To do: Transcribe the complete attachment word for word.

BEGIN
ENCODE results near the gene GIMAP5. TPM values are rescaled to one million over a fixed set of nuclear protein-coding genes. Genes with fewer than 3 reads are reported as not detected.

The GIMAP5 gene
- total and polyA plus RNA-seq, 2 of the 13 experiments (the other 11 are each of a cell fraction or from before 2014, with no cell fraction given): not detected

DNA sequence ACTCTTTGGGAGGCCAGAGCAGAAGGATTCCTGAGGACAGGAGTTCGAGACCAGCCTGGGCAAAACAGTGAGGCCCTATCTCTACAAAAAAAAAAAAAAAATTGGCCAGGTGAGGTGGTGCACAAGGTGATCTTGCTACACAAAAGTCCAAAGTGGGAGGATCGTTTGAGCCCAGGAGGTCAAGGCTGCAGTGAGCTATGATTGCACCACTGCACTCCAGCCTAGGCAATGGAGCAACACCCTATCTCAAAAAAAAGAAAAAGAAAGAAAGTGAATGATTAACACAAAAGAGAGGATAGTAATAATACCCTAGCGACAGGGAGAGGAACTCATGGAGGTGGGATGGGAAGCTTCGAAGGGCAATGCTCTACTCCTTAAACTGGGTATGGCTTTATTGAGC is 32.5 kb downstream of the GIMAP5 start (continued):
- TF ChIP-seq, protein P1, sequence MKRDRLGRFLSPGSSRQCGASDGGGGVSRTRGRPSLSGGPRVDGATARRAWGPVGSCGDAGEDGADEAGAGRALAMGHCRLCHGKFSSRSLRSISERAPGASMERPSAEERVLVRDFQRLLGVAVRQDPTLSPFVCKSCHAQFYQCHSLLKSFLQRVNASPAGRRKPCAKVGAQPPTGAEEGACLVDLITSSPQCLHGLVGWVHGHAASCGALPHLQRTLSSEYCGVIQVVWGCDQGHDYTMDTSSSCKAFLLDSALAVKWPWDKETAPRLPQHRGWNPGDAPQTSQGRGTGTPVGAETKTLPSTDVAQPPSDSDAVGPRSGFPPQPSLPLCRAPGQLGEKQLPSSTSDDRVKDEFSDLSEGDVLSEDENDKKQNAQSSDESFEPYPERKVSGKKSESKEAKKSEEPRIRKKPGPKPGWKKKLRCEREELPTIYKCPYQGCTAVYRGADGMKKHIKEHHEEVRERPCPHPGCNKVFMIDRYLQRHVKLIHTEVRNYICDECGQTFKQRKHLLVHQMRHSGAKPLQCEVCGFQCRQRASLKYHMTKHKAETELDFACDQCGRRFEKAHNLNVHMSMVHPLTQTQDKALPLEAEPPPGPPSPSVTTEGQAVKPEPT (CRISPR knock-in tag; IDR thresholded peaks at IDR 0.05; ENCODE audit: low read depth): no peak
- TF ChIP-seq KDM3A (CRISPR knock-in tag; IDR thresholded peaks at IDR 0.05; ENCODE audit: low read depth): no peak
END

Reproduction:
ENCODE results near the gene GIMAP5. TPM values are rescaled to one million over a fixed set of nuclear protein-coding genes. Genes with fewer than 3 reads are reported as not detected.

The GIMAP5 gene
- total and polyA plus RNA-seq, 2 of the 13 experiments (the other 11 are each of a cell fraction or from before 2014, with no cell fraction given): not detected

DNA sequence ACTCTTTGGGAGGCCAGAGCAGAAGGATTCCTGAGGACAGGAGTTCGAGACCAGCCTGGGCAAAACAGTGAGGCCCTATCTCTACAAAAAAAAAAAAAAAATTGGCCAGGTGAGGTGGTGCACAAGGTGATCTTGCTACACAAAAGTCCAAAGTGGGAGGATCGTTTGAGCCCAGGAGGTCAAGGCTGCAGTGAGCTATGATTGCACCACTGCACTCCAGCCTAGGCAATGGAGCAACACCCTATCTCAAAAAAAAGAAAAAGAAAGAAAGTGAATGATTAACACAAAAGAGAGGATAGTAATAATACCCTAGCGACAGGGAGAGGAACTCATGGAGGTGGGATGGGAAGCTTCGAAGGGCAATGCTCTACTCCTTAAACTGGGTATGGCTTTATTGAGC is 32.5 kb downstream of the GIMAP5 start (continued):
- TF ChIP-seq, protein P1, sequence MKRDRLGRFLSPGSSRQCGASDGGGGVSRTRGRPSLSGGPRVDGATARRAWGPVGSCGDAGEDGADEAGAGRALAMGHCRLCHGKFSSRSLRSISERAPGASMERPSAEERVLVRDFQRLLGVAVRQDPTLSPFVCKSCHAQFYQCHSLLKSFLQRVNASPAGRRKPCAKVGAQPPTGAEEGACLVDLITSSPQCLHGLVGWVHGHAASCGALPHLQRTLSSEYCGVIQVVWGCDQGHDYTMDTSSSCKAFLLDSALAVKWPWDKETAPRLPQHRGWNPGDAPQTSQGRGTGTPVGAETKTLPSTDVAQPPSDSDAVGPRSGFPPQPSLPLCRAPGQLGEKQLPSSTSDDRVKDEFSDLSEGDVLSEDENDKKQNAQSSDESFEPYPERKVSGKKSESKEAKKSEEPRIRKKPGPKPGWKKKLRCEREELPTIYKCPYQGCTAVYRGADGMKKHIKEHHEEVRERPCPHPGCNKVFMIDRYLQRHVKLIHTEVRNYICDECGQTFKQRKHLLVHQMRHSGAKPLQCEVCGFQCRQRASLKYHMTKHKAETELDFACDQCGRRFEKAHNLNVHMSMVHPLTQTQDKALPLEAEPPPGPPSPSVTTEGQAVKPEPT (CRISPR knock-in tag; IDR thresholded peaks at IDR 0.05; ENCODE audit: low read depth): no peak
- TF ChIP-seq KDM3A (CRISPR knock-in tag; IDR thresholded peaks at IDR 0.05; ENCODE audit: low read depth): no peak